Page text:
Anguttara Nikaya


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Aŋguttara Nikāya
4. Catukka Nipāta
III. Uruvelā Vagga

The Book of the Gradual Sayings
The Book of the Fours
Chapter III: Uruvelā

Sutta 30

Paribbājaka Suttaɱ

Wanderers

Translated from the Pali by F. L. Woodward, M.A.

Copyright The Pali Text Society
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[29] [32]

[1][bodh] Thus have I heard:

On a certain occasion the Exalted One was staying near Rājagaha on Vultures' Peak Hill.

Now at that time
a great number of notable Wanderers
were in residence
on the bank of the Snake river,[1]
in the Wanderers' Park,
to wit:

the Wanderers Annabhara,
Varadhara,
Sakuludayin[2]
and other notable Wanderers.

Now at eventide the Exalted One,
arising from his solitary [33] musing,
went towards the bank of Snake river,
where was the Wanderers' Park,
and on reaching it
sat down on a seat made ready.

As he sat
the Exalted One said this
to those Wanderers:

Wanderers, these four factors of Dhamma,
reckoned as ancient,
of long standing,
as traditional,
primeval,
pure and unadulterated now as then,
are not confounded
nor shall they be,
are not despised
by discerning recluses and brahmins.

What are the four?

Not-coveting, wanderers, is a factor of Dhamma,
reckoned as ancient,
of long standing,
as traditional,
primeval,
pure and unadulterated now as then,
are not confounded
nor shall they be,
are not despised
by discerning recluses and brahmins.

Not-malice, wanderers, is a factor of Dhamma,
reckoned as ancient,
of long standing,
as traditional,
primeval,
pure and unadulterated now as then,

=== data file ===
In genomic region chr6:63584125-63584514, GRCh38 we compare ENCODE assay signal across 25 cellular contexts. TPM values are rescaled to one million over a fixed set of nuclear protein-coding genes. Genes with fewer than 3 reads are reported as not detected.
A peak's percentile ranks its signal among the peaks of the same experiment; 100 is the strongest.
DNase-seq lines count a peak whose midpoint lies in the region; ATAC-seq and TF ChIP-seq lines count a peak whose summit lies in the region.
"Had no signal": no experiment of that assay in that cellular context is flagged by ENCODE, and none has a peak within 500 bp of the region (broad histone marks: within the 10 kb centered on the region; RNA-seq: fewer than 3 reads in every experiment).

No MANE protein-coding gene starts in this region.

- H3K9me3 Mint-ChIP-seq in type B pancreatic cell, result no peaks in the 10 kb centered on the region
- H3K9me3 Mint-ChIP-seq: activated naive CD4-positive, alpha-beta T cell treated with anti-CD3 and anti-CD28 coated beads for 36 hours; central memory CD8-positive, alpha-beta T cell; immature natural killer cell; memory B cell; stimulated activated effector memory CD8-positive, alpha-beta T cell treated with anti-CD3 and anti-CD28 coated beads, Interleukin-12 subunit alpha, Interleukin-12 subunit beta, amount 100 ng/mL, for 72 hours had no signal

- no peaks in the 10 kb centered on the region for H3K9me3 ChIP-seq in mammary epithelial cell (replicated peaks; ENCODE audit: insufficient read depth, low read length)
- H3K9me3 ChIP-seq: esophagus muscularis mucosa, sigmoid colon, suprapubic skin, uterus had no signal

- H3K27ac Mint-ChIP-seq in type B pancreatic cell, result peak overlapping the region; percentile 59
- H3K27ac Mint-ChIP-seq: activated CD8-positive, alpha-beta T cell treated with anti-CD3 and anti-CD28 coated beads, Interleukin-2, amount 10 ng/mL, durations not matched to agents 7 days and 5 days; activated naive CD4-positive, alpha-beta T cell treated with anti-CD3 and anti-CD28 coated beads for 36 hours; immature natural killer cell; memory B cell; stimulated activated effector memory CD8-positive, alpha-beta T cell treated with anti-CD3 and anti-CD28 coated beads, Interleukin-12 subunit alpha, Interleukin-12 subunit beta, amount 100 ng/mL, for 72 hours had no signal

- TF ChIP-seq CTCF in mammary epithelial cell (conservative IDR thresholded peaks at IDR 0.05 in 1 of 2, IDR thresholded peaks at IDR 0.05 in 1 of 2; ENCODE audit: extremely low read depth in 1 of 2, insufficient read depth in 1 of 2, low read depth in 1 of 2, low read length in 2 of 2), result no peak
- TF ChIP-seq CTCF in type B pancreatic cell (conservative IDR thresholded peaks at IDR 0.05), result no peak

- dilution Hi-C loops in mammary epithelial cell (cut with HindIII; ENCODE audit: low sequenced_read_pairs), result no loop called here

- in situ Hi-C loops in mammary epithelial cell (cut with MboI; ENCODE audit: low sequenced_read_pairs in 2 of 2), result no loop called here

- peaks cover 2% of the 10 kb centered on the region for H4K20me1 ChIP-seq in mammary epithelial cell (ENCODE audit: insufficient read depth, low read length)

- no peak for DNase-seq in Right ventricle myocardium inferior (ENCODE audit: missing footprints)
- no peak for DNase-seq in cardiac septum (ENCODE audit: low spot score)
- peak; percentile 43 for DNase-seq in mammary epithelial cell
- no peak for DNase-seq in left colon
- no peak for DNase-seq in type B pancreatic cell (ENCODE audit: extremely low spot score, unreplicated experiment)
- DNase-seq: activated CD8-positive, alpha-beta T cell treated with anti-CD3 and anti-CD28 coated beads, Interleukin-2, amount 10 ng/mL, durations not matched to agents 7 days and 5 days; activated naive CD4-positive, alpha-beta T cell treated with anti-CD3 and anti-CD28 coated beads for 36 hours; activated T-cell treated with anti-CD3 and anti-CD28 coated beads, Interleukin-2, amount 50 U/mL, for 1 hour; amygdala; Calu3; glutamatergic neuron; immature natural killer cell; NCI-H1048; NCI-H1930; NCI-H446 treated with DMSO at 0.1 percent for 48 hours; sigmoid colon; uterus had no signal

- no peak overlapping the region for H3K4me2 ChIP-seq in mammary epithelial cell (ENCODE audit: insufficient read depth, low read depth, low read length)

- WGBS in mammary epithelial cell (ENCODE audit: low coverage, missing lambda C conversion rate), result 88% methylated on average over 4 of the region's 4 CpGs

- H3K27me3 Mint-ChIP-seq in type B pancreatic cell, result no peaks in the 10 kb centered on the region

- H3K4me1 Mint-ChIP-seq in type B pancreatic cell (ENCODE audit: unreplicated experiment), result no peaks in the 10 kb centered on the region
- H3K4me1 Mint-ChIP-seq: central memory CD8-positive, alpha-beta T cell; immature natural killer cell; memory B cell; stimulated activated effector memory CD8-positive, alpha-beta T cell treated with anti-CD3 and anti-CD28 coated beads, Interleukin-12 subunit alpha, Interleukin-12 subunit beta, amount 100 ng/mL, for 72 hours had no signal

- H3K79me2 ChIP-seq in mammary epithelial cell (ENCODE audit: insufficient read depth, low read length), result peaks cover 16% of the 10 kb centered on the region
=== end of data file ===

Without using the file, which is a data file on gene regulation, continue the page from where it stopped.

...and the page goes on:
are not confounded
nor shall they be,
are not despised
by discerning recluses and brahmins.

Right mindfulness, wanderers, is a factor of Dhamma,
reckoned as ancient,
of long standing,
as traditional,
primeval,
pure and unadulterated now as then,
are not confounded
nor shall they be,
are not despised
by discerning recluses and brahmins.

Right concentration, wanderers, is a factor of Dhamma,
reckoned as ancient,
of long standing,
as traditional,
primeval,
pure and unadulterated now as then,
are not confounded
nor shall they be,
are not despised
by discerning recluses and brahmins.

These are the four factors of Dhamma,
reckoned as ancient,
of long standing,
as traditional,
primeval,
pure and unadulterated now as then,
are not confounded
nor shall they be,
are not despised
by discerning recluses and brahmins.

Now, Wanderers, if one should thus object:

Here and for the followings Bhk. Bodhi's understanding would make better sense: "If anyone should say: 'I will reject this Dhamma factor of ~ and point out a [real] ascetic of brahmin who has a mind of ~ (the negative factors)..." Woodward's translation has Gotama proposing an argument that is so simple-minded as to be disrespectful. Unlikely.

p.p. explains it all — p.p.

"But I could point to a recluse or brahmin who,
though he has realized[3] this Dhamma-factor of not-coveting,
is nevertheless covetous,
strongly passionate in his desires," -

of such an one I would say:

"Then let him speak out!

Let him utter speech,
and I shall behold his excellence."

Indeed, Wanderers,
it is a thing impossible
that such a recluse or brahmin,
though he has realized this Dhamma-factor of not-coveting,
could be pointed to as covetous,
strongly passionate in his desires.

Again, Wanderers, if one should thus object:

"But I could point to a recluse or brahmin who,
though he has realized this Dhamma-factor of not-malice,
is yet malevolent of heart,
of corrupt thoughts," -

of such an one I would say:

"Then let him speak out!

Let him utter speech,
and I shall behold his excellence."

Indeed, Wanderers,
it is a thing impossible
that such an one,
though he has realized this Dhamma-factor of not-malice,